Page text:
I hope you’re excited to learn all about gouache — it’s such an exciting medium!
Gouache came about in the 16th century after artists applied oil paint over tempera, using gouache to achieve a matte finish. It was also used in the 18th century for adding details to pastel paintings. In the 19th Century it was produced industrially. So you’re part of a long history of gouache painters!
…you’ll learn about the supplies needed, and you can get started on some basics like getting your palette set up and make an initial Tint and Shade swatching chart. Let’s get rolling!
Download this Preclass PDF and follow along!
Each lesson will have its own pdf, and the content in the pdf is different than what you’ll read on the lesson page, so be sure to download each to review prior to starting your exercise.
I always like to have a “fab” entry spread as the first one in my sketchbooks – and I invite you to do the same in your sketchbook for this class!
Save the first inside spread for later in class when you find a lesson you loved and rocked. Create a new alternate version of it on that first spread! Change colors, scale, or whatever you’d like. That way your first spread won’t be just a bunch of swatch charts. It makes a difference when looking through your sketchbook and seeing one of your best pieces as you open it!
I retain the copyright to the content you are learning in class. That means…
However…I love to see students making strides and taking this teaching and personalizing it with your own skills.
At the bottom of each lesson you’ll see some ways to share your homework and ask questions, so that’ll be handy for you.
A discussion of supplies needed for this course.
As with all my classes, use supplies you love, being prepared for different results. (Which is not a bad thing!)
I recommend as always to get the best quality you can afford; poor supplies don’t prepare you for what you’ll need to know for that day when you step up to artist quality materials. Please note that I do not recommend the super cheap brands for this course; I found a bunch of them to feel like painting with pudding, and that’s just…ick. LOL.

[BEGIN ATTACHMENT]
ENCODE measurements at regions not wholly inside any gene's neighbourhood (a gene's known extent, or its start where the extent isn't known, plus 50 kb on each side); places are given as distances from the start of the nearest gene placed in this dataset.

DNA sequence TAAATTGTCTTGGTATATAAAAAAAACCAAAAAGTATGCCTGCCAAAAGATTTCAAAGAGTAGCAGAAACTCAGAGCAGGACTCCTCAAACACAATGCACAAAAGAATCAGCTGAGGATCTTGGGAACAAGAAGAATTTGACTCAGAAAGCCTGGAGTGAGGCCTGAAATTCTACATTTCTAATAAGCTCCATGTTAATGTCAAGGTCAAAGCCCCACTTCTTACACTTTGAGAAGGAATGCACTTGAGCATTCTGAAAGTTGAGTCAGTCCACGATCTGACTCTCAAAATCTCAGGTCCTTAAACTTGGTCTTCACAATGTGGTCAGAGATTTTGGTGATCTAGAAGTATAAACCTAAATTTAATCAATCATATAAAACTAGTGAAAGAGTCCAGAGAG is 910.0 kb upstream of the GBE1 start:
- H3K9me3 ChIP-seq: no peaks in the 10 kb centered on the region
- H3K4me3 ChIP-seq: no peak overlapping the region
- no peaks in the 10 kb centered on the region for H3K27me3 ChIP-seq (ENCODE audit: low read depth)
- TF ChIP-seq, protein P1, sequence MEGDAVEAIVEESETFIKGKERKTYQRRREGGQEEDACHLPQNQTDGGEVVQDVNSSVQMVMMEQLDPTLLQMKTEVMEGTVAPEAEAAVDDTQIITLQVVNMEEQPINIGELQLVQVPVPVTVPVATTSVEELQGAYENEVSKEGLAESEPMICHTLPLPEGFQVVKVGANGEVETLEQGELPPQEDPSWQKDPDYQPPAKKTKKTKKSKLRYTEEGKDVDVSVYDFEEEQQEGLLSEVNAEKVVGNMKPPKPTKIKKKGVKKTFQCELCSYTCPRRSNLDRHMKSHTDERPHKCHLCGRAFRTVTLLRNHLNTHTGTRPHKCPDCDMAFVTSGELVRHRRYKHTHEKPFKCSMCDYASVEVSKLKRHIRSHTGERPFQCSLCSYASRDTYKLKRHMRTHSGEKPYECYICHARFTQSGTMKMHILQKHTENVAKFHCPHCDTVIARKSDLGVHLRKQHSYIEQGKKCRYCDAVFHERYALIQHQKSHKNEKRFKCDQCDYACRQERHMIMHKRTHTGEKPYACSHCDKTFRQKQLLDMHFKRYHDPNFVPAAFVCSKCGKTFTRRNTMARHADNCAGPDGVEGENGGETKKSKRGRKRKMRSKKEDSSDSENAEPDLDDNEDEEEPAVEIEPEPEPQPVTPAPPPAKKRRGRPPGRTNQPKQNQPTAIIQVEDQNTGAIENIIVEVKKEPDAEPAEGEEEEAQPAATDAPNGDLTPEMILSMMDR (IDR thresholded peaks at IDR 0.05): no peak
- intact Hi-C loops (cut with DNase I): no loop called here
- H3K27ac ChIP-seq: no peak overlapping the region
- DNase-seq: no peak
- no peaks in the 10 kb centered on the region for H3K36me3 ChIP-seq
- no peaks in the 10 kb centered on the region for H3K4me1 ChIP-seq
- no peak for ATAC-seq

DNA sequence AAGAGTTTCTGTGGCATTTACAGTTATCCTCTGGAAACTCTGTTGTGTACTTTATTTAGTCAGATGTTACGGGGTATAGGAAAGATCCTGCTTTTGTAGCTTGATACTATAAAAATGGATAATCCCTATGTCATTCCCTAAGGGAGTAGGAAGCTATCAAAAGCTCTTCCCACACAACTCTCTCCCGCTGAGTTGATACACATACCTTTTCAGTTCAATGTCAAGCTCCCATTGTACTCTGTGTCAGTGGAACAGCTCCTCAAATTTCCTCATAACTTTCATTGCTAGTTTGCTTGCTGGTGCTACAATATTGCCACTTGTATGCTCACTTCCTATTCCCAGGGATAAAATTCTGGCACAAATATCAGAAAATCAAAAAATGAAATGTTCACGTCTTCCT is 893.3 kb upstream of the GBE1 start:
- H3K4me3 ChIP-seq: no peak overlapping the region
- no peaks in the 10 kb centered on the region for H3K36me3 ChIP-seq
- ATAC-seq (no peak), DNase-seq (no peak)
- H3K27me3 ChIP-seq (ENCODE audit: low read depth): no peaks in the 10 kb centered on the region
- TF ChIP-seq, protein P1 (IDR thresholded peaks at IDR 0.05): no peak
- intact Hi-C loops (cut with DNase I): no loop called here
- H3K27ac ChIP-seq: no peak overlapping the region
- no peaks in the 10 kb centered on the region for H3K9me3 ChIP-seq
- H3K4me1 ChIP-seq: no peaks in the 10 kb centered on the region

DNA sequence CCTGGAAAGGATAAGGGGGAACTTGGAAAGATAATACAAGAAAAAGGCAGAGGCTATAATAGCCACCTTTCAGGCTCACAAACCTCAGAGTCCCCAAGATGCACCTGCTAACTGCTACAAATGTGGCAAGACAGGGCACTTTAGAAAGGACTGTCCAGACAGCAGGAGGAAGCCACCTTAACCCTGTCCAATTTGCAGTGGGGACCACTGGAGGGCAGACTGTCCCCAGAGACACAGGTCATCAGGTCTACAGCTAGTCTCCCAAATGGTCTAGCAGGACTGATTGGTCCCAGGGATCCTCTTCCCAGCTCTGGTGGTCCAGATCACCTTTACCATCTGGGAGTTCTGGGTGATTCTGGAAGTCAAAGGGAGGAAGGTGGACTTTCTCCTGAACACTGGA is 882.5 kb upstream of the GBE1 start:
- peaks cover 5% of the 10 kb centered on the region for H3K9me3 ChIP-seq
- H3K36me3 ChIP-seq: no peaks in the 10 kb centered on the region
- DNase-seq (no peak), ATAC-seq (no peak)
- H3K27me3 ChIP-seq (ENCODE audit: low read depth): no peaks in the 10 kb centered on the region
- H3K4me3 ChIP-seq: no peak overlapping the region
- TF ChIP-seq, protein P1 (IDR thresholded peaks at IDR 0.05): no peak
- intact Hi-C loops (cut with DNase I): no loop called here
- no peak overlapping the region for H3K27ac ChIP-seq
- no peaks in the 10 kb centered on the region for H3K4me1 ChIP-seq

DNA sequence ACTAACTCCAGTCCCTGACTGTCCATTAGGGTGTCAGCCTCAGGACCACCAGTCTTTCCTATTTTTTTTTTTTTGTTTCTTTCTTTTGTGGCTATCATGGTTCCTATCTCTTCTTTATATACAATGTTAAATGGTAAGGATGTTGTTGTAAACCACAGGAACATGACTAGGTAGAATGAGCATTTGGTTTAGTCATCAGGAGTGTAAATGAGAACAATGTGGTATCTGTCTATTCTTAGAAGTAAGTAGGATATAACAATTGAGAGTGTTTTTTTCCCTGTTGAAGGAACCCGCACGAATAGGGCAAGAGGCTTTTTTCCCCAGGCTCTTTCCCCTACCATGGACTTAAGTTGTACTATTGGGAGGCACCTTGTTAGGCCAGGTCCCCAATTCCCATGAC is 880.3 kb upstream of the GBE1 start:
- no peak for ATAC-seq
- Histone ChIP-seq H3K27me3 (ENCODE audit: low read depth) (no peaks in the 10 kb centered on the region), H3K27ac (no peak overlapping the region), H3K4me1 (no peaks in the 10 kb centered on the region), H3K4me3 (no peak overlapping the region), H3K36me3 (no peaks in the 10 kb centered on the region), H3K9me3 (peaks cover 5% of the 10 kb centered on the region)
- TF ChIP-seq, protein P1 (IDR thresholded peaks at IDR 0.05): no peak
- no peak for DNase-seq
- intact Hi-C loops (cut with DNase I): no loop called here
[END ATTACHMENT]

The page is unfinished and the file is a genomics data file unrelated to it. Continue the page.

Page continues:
There are 2 brands I can definitely recommend; at the time of this writing, the WN set is about $60, and purchasing the DS would be about twice that cost.
A note about acrylic gouache: once it dries, it’s not rewettable like gouache, so some techniques that rely on lifting may not work. Though there’s plenty to still learn in this course, you might find a few spots where you’ll need to adapt. Let me know if you run into those situations!
If you’d like to try a palette, I can highly recommend the Joybest airtight palette – but you can also just squeeze out a little paint as needed onto a mixing tile, and keep your paint tubes in a basket on your desk!
You can use any sketchbook that works for you, but this class is intended to create small paintings in this inexpensive little sketchbook which is just under 3″; the handouts have instructions indicating that size. If you want to use something larger that’s fine – though I recommend doing lots of practice at a small size til you get water management handled. 🙂
You can easily get away with your cheap brushes! Sizes to consider are in this Jack Richeson travel brush set that includes flat 1/4, 1/2, 3/4, round 2 4 6 8 . If you’d like the JR set, it’s here: Blick • Amazon
Additional note after this was filmed: a student tested her Micro Glaze and found it did not work on gouache. Links to find the Dorlands Wax is in the supply list above.
This is another public YouTube video you may have seen, but if not, enjoy! This Jumpstart class has no stamping in it, but once you learn how to deal with the paint in the course, you can create cards using stamps and gouache!
Now that you’ve seen some great info about gouache, if you’d like to learn more, click here to sign up for class to join your fellow artists!